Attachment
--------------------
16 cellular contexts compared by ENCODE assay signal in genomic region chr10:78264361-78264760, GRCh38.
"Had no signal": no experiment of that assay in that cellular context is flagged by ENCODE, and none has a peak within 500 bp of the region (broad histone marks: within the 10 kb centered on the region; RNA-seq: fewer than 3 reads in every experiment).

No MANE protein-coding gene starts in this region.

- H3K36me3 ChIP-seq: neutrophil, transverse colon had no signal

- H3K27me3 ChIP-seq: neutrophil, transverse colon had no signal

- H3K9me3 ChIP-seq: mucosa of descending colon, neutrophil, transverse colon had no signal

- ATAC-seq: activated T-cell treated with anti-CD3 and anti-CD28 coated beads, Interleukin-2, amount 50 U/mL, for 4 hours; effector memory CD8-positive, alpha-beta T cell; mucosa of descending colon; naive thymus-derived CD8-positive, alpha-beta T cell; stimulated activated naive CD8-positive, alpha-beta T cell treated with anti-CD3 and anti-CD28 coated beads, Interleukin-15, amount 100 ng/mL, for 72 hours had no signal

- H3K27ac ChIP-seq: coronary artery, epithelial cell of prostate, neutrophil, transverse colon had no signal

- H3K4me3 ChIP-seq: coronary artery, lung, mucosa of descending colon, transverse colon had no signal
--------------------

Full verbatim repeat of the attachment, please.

16 cellular contexts compared by ENCODE assay signal in genomic region chr10:78264361-78264760, GRCh38.
"Had no signal": no experiment of that assay in that cellular context is flagged by ENCODE, and none has a peak within 500 bp of the region (broad histone marks: within the 10 kb centered on the region; RNA-seq: fewer than 3 reads in every experiment).

No MANE protein-coding gene starts in this region.

- H3K36me3 ChIP-seq: neutrophil, transverse colon had no signal

- H3K27me3 ChIP-seq: neutrophil, transverse colon had no signal

- H3K9me3 ChIP-seq: mucosa of descending colon, neutrophil, transverse colon had no signal

- ATAC-seq: activated T-cell treated with anti-CD3 and anti-CD28 coated beads, Interleukin-2, amount 50 U/mL, for 4 hours; effector memory CD8-positive, alpha-beta T cell; mucosa of descending colon; naive thymus-derived CD8-positive, alpha-beta T cell; stimulated activated naive CD8-positive, alpha-beta T cell treated with anti-CD3 and anti-CD28 coated beads, Interleukin-15, amount 100 ng/mL, for 72 hours had no signal

- H3K27ac ChIP-seq: coronary artery, epithelial cell of prostate, neutrophil, transverse colon had no signal

- H3K4me3 ChIP-seq: coronary artery, lung, mucosa of descending colon, transverse colon had no signal